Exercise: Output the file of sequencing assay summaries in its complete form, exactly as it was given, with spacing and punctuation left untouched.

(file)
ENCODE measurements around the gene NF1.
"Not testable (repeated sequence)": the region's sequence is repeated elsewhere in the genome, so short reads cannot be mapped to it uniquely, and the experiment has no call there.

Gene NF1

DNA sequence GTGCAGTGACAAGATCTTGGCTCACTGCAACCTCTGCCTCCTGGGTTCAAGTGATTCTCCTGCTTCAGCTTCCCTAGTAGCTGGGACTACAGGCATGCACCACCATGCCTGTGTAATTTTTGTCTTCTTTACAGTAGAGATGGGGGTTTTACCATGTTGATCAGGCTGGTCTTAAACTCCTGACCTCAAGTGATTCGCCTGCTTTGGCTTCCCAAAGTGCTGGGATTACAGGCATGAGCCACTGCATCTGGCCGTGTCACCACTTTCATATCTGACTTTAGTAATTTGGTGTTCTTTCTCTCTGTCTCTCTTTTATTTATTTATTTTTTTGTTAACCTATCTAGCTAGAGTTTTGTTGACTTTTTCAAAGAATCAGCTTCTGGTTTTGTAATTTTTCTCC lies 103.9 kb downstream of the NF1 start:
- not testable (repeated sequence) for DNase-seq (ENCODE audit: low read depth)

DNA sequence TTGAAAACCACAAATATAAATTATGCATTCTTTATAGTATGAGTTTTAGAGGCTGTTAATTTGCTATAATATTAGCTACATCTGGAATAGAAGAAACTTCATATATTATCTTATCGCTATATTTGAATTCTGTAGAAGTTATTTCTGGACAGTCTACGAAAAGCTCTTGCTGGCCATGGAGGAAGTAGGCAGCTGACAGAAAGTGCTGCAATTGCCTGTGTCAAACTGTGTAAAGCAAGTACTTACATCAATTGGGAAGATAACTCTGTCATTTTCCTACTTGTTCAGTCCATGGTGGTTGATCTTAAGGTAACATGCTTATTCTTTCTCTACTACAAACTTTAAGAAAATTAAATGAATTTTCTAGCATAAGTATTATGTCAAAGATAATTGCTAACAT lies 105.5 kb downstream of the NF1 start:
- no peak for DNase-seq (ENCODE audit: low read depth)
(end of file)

ENCODE measurements around the gene NF1.
"Not testable (repeated sequence)": the region's sequence is repeated elsewhere in the genome, so short reads cannot be mapped to it uniquely, and the experiment has no call there.

Gene NF1

DNA sequence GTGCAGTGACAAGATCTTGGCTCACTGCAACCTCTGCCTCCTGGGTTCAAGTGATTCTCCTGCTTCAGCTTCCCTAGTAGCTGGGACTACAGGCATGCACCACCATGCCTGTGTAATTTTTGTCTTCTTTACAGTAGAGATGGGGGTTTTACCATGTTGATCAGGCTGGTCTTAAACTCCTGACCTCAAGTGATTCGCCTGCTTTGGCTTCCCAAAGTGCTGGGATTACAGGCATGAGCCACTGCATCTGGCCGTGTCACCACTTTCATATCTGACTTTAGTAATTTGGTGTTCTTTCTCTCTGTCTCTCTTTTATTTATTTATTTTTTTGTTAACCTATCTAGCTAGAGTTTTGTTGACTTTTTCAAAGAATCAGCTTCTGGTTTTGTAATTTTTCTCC lies 103.9 kb downstream of the NF1 start:
- not testable (repeated sequence) for DNase-seq (ENCODE audit: low read depth)

DNA sequence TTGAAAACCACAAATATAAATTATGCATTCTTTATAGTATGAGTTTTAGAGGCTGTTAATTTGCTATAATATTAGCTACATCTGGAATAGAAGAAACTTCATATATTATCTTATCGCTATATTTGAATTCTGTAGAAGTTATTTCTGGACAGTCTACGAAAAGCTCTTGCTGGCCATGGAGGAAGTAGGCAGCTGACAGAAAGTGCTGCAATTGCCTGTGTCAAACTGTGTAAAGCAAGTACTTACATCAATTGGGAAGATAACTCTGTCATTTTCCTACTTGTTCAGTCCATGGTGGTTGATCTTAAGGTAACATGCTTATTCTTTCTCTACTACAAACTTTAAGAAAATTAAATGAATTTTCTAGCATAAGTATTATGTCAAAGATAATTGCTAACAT lies 105.5 kb downstream of the NF1 start:
- no peak for DNase-seq (ENCODE audit: low read depth)